kozmaerror

Red Sox capitalize on Cardinals’ blunders in Game 1

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BOSTON — You ever had one of those days when nothing goes right? I’m not talking about big and tragic things going wrong, no, just little things. Little stupid things. You wake up a half hour late because a blackout knocked out your alarm clock. Because of the blackout, the water in the shower is ice. You can’t find your keys. Your car is almost out of gas, so you have to stop at a gas station. You quickly realize you left your wallet at home. You scrounge enough change out of your ashtray to pay for .9 gallons worth. Your boss is waiting when you show up late. The “E” key on your computer is stuck and you can’t fix it. Nobody is around in the tech department. You want a snack but you left your wallet at home. You miss the call back from the tech department. Your boss wants the report, but you have to tell her your computer broke. She angrily suggests you call the tech department. You go out to lunch with borrowed money and get pulled over for a busted tailpipe — and you don’t have your driver’s license because you left your wallet at home. And on. And on. And on.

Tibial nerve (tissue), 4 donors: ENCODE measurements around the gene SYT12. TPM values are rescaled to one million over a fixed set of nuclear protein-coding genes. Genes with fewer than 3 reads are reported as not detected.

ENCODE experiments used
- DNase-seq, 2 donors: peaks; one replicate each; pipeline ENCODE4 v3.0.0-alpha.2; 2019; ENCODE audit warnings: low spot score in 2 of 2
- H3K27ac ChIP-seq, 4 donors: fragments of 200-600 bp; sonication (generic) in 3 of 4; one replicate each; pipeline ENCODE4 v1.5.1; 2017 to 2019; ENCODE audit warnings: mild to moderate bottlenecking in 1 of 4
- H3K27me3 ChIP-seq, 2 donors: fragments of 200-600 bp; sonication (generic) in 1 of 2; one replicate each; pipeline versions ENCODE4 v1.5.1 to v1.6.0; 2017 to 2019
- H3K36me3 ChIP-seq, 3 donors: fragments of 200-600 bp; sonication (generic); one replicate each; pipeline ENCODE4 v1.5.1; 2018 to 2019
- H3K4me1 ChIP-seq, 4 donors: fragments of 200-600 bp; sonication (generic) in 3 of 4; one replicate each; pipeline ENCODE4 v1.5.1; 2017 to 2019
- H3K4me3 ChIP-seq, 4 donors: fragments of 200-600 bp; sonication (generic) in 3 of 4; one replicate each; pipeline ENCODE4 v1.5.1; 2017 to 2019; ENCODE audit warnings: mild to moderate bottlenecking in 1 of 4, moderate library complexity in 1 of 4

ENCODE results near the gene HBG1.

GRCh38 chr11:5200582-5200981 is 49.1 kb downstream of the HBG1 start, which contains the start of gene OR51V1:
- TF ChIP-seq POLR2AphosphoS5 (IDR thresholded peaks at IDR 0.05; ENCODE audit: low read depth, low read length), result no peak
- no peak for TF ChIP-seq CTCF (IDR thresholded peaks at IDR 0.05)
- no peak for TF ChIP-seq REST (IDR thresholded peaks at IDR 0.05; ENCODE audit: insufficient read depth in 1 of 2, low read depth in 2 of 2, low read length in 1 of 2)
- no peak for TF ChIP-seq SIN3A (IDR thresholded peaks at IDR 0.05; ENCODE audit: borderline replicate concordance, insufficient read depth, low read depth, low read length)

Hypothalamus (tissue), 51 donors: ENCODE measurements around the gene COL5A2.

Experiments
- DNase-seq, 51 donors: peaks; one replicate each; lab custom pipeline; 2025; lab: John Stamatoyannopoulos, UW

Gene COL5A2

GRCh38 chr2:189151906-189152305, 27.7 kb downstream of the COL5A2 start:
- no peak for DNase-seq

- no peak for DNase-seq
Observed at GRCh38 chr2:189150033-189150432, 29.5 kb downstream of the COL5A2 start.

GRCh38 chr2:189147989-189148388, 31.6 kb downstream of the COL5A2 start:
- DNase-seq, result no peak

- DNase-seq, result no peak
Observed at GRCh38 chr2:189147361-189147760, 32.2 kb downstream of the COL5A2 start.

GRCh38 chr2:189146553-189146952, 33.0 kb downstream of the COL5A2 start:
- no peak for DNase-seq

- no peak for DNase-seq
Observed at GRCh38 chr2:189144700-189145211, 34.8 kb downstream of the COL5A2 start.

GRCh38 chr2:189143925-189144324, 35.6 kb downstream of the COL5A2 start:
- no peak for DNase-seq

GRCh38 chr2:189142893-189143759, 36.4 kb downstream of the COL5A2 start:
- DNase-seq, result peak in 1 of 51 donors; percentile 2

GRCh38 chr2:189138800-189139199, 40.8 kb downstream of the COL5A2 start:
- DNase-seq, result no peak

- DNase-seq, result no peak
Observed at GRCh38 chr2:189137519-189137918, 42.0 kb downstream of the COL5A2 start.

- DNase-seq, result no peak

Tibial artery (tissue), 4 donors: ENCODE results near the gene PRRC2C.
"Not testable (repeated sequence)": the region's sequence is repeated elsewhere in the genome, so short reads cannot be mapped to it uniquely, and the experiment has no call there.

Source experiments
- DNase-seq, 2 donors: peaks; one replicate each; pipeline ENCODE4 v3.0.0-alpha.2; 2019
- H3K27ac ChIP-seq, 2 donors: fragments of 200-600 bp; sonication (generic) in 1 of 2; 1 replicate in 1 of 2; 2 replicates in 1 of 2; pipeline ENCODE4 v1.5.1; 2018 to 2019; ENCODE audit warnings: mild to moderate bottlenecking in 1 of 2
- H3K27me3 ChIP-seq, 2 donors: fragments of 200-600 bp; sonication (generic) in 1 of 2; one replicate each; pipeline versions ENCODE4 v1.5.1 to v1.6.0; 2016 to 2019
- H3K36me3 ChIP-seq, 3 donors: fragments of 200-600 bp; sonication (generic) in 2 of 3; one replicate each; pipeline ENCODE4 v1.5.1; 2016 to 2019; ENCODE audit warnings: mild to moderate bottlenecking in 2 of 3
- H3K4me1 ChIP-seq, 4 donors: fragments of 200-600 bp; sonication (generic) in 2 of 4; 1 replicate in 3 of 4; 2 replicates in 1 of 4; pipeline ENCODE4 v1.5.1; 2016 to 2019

This was World Series Game 1 for the St. Louis Cardinals.

The final score was 8-1 Boston, the final box score showed the Cardinals committing three errors, throwing one wild pitch, hitting into one devastating double player and striking out five times looking. But those numbers don’t capture the St. Louis feeling. It was embarrassing. It was humiliating. It was so utterly frustrating. There they were in Fenway Park at the World Series, the childhood dream, and then stuff started going wrong, and more stuff started going wrong, and the Boston players fed on their clumsiness, and more stuff went wrong, and the Boston crowd roared happily, like they could not even believe their good fortune. And more stuff went wrong.

The horror probably began with the blown call. That was the first inning, Boston had runners on first and second with one out when David Ortiz hit a ground ball to second that seemed a likely double play. St. Louis’ Matt Carpenter fielded it cleanly and threw to shortstop Pete Kozma. The ball grazed off Kozma’s glove. It was a dreadful defensive play by Kozma, a lost-in-the-fog moment, but umpire Dana DeMuth one-upped him. He called the runner out at second. He apparently thought Kozma had caught the ball and it had popped out when he was making the exchange from glove to hand.